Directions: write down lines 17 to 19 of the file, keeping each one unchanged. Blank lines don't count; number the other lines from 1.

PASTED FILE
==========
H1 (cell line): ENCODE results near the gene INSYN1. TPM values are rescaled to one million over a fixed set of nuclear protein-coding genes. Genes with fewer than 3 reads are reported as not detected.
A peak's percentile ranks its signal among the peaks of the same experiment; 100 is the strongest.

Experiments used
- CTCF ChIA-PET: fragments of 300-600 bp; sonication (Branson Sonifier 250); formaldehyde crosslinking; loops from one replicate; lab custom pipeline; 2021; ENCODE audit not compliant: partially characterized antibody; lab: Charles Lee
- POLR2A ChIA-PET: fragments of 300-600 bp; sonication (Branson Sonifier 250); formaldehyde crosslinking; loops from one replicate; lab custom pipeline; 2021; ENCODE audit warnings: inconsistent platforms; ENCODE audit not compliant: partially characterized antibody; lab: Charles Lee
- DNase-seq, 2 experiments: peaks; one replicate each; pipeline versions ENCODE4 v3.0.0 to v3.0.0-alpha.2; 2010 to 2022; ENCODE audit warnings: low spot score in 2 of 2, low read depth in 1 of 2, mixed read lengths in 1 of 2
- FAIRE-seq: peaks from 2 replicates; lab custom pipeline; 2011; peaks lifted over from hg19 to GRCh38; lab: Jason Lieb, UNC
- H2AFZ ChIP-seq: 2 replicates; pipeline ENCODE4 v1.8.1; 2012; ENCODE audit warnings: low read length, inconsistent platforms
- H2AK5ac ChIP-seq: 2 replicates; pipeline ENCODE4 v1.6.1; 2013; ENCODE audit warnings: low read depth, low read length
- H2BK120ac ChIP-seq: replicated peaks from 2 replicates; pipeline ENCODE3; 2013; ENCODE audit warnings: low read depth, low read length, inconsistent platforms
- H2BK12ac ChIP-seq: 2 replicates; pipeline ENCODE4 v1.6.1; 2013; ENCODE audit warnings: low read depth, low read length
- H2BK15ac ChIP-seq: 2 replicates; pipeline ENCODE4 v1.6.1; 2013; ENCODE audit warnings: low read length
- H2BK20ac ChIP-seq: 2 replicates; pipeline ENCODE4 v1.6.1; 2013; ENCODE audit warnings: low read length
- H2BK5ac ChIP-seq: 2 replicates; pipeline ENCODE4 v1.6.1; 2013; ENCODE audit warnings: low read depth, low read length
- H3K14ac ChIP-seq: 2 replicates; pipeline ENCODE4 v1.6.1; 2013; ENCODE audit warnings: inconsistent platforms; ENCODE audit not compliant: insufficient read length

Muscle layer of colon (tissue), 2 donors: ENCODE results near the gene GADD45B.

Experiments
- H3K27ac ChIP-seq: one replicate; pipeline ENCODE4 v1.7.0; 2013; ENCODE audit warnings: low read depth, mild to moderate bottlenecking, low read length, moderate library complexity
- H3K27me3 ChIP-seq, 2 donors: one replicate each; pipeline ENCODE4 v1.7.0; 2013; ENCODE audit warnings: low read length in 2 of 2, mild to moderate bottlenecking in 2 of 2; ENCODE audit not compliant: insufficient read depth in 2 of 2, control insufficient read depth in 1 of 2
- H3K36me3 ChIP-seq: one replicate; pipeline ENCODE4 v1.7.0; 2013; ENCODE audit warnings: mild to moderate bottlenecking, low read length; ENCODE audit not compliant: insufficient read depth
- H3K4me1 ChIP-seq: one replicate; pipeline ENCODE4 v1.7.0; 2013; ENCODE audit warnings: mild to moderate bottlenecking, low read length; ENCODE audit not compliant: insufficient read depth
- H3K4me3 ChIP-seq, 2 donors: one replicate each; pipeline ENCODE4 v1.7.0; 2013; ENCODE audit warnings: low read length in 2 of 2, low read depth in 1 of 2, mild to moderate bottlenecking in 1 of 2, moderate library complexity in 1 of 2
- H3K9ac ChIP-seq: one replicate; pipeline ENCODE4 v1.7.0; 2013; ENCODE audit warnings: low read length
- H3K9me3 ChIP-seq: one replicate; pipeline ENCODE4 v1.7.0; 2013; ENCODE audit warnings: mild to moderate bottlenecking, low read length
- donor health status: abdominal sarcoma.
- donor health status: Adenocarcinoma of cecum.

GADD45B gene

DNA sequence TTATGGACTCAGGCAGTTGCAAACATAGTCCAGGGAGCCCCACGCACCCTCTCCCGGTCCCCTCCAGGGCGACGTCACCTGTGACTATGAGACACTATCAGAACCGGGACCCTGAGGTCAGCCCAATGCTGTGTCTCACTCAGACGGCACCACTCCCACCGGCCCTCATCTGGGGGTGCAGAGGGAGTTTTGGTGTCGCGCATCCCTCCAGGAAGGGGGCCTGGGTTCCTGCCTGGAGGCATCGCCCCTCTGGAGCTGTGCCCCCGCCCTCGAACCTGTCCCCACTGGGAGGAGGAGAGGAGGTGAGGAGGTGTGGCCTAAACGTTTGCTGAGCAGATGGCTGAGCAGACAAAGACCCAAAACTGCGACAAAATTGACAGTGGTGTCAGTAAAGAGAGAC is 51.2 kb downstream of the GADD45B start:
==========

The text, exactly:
Experiments
- H3K27ac ChIP-seq: one replicate; pipeline ENCODE4 v1.7.0; 2013; ENCODE audit warnings: low read depth, mild to moderate bottlenecking, low read length, moderate library complexity
- H3K27me3 ChIP-seq, 2 donors: one replicate each; pipeline ENCODE4 v1.7.0; 2013; ENCODE audit warnings: low read length in 2 of 2, mild to moderate bottlenecking in 2 of 2; ENCODE audit not compliant: insufficient read depth in 2 of 2, control insufficient read depth in 1 of 2